Are You Guessing or Testing

by Robert F. Abbott

Contemplating a change in your marketing? You can get quick and easy feedback from your web site. Here's how.

Having trouble deciding which slogan to use on your Web page? Or what to call your newsletter? Or what to charge?

Well, you're on the Web now, and that means you can do quick, easy, and inexpensive testing to get answers. I’ve done it a number of times and it’ s been a useful experience each time. Here are three examples: Change and Measure, A Banner Example, and Online Questionnaire.

Change and Measure
A key objective for one of my websites is to get visitors to subscribe to my newsletter, Abbott’s Communication Letter. When I started working to improve the ratio, the conversion rate was about 9%; that is, about one in 11 visitors subscribed.

In a bid to improve that ratio, I added a strong ‘Because’ section at the top of the index page, explicitly listing the benefits of subscribing. Again, I measured responses, getting several hundred of them before drawing any conclusions. And what did I find? Adding the ‘Because’ section improved the ratio, from 9% to 15%; now one in 6.6 visitors were subscribing.

To do this kind of testing, vary just one detail at a time, measure the results (with between 100 and 400 responses), and if the change worked, make it permanent and start over to test another change.

A Banner Example
Here’s another challenge that seemed natural for testing: Which of two slogans should I use on the front cover of my book, A Manager’s Guide to Newsletters: Communicating for Results?

Solution: I created banner ads for each slogan, and tested them with the help of Mike Scanlin of Four Corners Effective Banners. Each banner got 3,000 impressions and when the test was done I had my answers.



To test with banners, start with a control banner and change just one thing on a second banner. Then review the click-through statistics to find out which works best. Of course, you can then take the best one and start testing it.

Online Questionnaire
Here’s another type of testing: an online pricing questionnaire. I wanted to sell more copies of the electronic version of my book and wondered what the optimal price might be.

At the same time, Internet entrepreneur Ken Evoy developed a way to test prices using the power of the Internet. His online surveys use the Internet to 'gather, analyze and deliver the data' at http://myps.sitesell.com/acl.html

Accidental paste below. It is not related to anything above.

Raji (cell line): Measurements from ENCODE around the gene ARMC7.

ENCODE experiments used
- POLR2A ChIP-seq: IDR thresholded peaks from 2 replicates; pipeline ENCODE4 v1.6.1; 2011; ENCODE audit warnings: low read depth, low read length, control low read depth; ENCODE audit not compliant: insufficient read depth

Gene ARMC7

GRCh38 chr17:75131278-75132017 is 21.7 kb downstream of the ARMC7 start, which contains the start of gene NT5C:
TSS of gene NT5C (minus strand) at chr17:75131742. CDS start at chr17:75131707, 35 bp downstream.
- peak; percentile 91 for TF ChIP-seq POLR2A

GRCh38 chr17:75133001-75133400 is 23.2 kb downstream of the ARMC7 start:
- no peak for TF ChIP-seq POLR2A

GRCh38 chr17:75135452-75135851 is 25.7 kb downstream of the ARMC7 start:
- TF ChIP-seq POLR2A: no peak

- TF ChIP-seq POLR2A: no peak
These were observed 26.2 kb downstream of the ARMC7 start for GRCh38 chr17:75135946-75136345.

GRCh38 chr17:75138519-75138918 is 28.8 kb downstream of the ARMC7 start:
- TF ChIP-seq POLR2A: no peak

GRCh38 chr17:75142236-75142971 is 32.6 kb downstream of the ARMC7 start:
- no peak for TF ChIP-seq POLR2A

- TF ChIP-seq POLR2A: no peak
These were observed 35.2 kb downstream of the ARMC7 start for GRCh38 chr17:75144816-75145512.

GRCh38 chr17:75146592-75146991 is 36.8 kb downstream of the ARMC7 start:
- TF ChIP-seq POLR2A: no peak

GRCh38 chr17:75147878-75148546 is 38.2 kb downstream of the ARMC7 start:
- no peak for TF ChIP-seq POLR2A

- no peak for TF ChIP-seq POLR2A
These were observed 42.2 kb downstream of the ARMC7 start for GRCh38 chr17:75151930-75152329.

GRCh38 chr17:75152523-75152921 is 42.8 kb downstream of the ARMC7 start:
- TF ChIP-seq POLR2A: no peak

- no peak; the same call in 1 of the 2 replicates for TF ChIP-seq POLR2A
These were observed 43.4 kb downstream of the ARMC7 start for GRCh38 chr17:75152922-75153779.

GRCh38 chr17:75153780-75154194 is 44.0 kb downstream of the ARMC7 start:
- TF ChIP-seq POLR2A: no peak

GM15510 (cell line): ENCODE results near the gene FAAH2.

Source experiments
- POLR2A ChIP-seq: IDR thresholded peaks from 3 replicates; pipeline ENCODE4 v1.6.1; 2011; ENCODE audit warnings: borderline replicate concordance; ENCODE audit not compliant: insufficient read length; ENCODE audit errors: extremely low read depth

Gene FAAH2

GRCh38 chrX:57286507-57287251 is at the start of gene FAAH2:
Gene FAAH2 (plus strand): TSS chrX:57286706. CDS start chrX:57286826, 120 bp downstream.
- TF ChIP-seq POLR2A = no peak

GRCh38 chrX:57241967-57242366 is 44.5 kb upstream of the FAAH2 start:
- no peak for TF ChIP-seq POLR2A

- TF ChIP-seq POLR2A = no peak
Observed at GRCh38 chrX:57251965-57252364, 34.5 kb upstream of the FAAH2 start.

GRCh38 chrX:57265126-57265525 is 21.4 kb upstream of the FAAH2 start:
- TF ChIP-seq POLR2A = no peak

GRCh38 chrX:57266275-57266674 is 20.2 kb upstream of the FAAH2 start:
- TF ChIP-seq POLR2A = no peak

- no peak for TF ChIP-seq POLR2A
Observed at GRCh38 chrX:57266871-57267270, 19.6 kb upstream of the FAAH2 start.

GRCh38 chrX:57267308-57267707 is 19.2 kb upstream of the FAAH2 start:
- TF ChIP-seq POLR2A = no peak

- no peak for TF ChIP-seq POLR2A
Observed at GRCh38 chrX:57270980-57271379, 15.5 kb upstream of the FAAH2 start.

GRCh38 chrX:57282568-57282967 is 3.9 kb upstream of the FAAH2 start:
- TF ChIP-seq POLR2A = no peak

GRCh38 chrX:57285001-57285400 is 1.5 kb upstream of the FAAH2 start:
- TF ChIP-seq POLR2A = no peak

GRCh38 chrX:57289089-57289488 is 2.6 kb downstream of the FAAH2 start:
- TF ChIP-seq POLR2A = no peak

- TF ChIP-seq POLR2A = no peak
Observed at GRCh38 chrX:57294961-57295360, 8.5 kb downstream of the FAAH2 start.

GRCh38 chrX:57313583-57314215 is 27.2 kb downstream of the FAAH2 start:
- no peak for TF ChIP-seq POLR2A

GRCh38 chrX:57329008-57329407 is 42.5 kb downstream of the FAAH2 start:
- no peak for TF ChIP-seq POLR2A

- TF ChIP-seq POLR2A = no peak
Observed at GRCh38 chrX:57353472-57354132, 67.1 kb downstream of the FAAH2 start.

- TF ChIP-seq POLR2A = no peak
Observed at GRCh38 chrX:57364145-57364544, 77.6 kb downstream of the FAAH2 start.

In this test, visitors to my website were given information about the book (but not the price) and asked to complete a quick, six-question survey. In exchange, they got a free report and a big discount if they bought the book.

When I had received enough responses to the survey, I was able to see clearly the optimum price and the effects that different prices would likely have on sales and profits.

How to Test
If you try to test a lot of concepts at once it gets complicated. Believe me, I’ve tried. So change just one detail at a time, measure the results, compare with the original, keep or reject the change, and try another.

How many responses should you get? Try for 400 responses if you want to assess the opinions of more than 10,000 people, even millions of people. Does 400 seem too few to measure what millions of people might do? Well, assuming your test is reasonably well designed and you’re getting a fairly representative sample of the population, 400 provides a commonly accepted level of accuracy. For example, political pollsters can accurately forecast the voting intentions of literally millions of people after talking to just 400 of them.

Can you get by with fewer than 400 responses? Sure. You won’t have as much confidence in the results you get, and that’s okay if the stakes aren’t high or if you’re surveying a smaller population.

The important thing is that you test, not guess, because testing is the foundation of a successful initiative. And, using the power of the Internet makes it quicker, easier, and cheaper than ever before to test. That’s a deal you don't want to pass up.

Robert F. Abbott writes and publishes Abbott's Communication Letter. Visit his web site for more information: http://www.CommunicationNewsletter.com

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